What’s the game with the name?

There is a theory that a band’s name doesn’t matter. The Beatles (lame), Arctic Monkeys (nonsensical) and Little Mix (infantilising) are all appalling names which don’t seem to have impeded their members’ reputation, celebrity or bank balances. This argument holds that if the music is good enough your band will make its own weather, however stupid the name.

Anyone who believes this should heed the cautionary tale of California rock band Jimmy Eat World. In the five minutes it took them to come up with their name, they paid no attention to the letters. “Advice for new bands,” they tweeted in 2018. “When coming up with a band name, make sure its acronym displayed really large on your artwork or T-shirts won’t be complicating matters.”

Last August, British Sea Power, an indie act preoccupied with trees, birds and tide times, announced they were removing the “British” from their name due to “a rise in a certain kind of … isolationist, antagonistic nationalism” with which they didn’t want to be associated. they were unlucky that the words “British Sea Power” have only recently come to suggest antagonistic nationalism.

Last week it was Bono’s turn to reflect. In an interview with a podcast, he explained he didn’t like the name U2. When the band chose it, he explained, they thought it would conjure “futuristic” images of the spy plane and the U-boat. It didn’t work out like that perhaps because the U-2 was a spy plane from the 50s and the U-boats were submarines in the second world war and therefore not especially futuristic. Instead, Bono said, the name turned out to “imply this kind of acquiescence”. As in: “You, too, would rather listen to something else.” Some bands do change their names, but they tend not to be at the top of the charts. If you achieve lift off, why kill the golden goose, even if that goose is called The Pigeon Detectives?

Brands, on the other hand, can change their name as often as they like, and do. It’s rarely an improvement and often it’s a disaster. When it comes to consumer goods there is usually a backlash, such is the pathetic emotional investment we make in these things, as though Opal Fruits were enshrined in Magna Carta. If you ever need to identify a dad in a group of men, say you are planning to do a marathon and wait to see who replies: ”They call it a Snickers now.” Britain became a surveillance state without a murmur, but if a conglomerate tries to rename a bag of sweets there’ll be a riot faster than you can say “”.

Sometimes firms want to distance themselves from previous practices. Many people have forgotten that the eco-activists “BP” used to be an oil company, of all things, trading as British Petroleum. Royal Mail hoped that rebranding as “Consignia” would un-invent email and herald a return to their glory days. When Weight Watchers flipped to WW, for “Wellness that Works”, its members came down hard on them, although not as hard as they would have before they joined.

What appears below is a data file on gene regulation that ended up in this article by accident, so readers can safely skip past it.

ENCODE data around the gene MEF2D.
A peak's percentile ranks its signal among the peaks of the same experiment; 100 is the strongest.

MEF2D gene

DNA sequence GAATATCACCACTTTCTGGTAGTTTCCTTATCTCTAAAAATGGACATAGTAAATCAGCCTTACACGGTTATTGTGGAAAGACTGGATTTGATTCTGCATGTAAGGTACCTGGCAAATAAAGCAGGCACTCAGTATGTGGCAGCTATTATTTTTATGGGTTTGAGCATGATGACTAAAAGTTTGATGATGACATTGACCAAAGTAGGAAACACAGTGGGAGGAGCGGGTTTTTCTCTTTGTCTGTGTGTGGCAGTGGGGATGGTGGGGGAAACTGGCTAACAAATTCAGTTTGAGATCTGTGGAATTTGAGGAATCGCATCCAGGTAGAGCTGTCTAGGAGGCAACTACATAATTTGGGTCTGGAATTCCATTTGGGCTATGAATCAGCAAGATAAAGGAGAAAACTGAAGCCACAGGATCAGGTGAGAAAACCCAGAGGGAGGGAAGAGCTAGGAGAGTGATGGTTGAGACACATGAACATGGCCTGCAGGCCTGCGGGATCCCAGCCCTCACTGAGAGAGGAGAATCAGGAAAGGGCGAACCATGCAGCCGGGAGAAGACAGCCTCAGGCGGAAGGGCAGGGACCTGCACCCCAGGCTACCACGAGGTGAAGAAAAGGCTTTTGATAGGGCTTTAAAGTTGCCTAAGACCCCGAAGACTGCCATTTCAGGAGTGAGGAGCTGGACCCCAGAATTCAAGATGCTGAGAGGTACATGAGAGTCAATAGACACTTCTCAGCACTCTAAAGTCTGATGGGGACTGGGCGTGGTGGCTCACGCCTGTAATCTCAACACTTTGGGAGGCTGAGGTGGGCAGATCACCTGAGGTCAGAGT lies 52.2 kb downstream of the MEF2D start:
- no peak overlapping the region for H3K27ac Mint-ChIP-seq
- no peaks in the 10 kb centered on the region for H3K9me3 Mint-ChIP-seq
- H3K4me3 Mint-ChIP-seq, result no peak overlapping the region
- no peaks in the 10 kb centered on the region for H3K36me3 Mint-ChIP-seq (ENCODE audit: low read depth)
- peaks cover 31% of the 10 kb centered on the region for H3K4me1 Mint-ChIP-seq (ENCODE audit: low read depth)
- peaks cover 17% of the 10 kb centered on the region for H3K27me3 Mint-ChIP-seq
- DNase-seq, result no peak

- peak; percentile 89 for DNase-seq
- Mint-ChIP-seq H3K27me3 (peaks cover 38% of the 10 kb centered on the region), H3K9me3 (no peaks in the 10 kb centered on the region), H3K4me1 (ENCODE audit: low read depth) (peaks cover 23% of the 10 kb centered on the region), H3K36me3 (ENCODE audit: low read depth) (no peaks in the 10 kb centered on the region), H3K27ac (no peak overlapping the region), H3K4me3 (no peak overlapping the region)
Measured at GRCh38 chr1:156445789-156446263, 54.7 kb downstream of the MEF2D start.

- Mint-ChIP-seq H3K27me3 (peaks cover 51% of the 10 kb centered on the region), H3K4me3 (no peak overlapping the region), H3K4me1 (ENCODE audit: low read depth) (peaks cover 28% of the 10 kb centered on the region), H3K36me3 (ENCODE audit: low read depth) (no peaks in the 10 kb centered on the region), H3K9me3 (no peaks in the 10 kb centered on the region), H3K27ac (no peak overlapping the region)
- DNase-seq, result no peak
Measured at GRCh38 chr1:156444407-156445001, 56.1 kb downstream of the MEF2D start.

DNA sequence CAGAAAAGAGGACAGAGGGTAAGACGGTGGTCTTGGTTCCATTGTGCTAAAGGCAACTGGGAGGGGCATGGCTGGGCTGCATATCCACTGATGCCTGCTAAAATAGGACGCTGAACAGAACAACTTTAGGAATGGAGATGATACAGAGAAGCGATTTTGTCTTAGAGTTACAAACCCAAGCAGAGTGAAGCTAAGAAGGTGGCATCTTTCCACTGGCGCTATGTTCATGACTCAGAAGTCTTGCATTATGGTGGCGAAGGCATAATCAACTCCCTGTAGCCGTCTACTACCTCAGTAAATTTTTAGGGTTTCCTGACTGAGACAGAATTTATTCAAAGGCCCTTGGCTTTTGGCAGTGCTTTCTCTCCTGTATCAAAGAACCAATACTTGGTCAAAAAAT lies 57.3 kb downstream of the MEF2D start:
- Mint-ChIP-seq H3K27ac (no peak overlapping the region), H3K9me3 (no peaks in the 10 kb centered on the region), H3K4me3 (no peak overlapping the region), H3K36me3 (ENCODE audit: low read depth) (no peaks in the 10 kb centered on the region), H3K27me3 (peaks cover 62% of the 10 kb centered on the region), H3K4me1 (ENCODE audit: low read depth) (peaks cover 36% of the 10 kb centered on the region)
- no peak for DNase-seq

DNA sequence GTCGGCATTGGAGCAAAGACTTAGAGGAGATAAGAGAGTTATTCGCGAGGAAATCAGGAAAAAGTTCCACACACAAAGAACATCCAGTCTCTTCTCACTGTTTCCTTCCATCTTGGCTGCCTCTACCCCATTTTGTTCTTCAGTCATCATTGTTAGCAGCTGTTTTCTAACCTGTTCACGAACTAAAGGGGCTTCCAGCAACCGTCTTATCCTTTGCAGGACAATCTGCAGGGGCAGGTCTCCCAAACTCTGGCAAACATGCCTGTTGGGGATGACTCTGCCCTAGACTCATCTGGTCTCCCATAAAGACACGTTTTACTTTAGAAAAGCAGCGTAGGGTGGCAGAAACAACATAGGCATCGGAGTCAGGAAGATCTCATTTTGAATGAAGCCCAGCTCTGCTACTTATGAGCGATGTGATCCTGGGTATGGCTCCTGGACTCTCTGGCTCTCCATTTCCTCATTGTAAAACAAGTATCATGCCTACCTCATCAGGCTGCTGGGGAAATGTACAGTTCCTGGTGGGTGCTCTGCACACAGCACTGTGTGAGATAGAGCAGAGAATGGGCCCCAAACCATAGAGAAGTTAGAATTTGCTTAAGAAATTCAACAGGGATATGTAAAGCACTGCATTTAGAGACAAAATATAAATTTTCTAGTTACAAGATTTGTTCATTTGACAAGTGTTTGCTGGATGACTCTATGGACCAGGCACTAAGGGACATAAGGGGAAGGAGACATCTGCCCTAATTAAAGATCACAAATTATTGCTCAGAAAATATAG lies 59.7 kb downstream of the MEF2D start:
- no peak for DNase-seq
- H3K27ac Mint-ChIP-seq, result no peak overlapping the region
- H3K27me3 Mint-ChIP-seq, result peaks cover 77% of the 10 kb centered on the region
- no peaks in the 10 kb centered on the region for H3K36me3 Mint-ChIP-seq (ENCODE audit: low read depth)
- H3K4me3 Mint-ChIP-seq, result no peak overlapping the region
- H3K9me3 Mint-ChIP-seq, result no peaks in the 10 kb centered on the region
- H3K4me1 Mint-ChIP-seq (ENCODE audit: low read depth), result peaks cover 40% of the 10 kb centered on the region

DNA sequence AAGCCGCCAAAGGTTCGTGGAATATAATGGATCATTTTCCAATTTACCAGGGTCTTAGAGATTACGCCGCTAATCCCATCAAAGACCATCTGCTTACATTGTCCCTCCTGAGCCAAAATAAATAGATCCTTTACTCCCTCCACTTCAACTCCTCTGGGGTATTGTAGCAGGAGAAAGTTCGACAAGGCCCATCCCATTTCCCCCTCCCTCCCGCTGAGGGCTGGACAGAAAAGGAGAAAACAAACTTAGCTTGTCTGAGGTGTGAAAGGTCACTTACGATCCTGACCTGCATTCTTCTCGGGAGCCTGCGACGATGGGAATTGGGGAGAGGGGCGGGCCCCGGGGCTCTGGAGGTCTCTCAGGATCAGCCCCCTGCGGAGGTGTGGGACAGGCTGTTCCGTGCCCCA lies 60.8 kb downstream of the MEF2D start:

Tech companies change their name when they need to disguise the extent of their power. Google became “Alphabet” at the same time as discreetly sidelining its famous “don’t be evil” motto and replacing it with the more flexible “do the right thing”. Facebook have changed their name to Meta to help promote the metaverse, a concept that is being forced by a clutch of conniving executives on to a reluctant populace, like Rita Ora or Veganuary.

Ultimately, there is something endearing about all this name changing. Even the worst institutions in the world are still run by small gangs of nerds trying to come up with something cool. Perhaps bands and brands alike ought to take more inspiration from teenagers. Every school musician knows that coming up with a band name is a more urgent priority than being able to play instruments, sing or write tunes. Songs are important if you aim to perform songs. But the only reason to be in a band at school is to look cool and attract sexual interest. A name gets you most of the way there.

A friend of mine spent several years in a band called Spanish Hazard. This being the early 00s, they were a ramshackle indie outfit wearing skinny jeans and winkle-pickers who had once supported the Finnish Eurovision winners, The Rasmus. It hardly mattered that Spanish Hazard were entirely made up and never wrote a song let alone played a gig. If only U2 had had the foresight to have been fictitious it could have saved Bono a lot of trouble. The listening public, too.


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